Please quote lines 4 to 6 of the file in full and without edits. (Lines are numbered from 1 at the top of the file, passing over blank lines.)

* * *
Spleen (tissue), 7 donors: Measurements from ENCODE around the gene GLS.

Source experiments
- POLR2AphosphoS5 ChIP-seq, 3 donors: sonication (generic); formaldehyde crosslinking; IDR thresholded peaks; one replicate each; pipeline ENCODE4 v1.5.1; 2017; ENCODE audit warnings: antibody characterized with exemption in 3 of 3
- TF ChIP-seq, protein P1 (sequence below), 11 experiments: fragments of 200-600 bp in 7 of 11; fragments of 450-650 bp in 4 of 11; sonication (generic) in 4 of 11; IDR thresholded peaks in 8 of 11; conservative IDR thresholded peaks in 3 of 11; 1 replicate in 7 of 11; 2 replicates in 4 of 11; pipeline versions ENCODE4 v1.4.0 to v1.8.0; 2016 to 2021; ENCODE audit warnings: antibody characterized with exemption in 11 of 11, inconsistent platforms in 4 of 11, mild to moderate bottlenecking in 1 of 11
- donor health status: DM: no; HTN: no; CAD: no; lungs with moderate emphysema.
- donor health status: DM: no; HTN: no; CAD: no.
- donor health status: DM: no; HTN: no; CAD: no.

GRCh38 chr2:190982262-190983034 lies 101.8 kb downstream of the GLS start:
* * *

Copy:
- TF ChIP-seq, protein P1 (sequence below), 11 experiments: fragments of 200-600 bp in 7 of 11; fragments of 450-650 bp in 4 of 11; sonication (generic) in 4 of 11; IDR thresholded peaks in 8 of 11; conservative IDR thresholded peaks in 3 of 11; 1 replicate in 7 of 11; 2 replicates in 4 of 11; pipeline versions ENCODE4 v1.4.0 to v1.8.0; 2016 to 2021; ENCODE audit warnings: antibody characterized with exemption in 11 of 11, inconsistent platforms in 4 of 11, mild to moderate bottlenecking in 1 of 11
- donor health status: DM: no; HTN: no; CAD: no; lungs with moderate emphysema.
- donor health status: DM: no; HTN: no; CAD: no.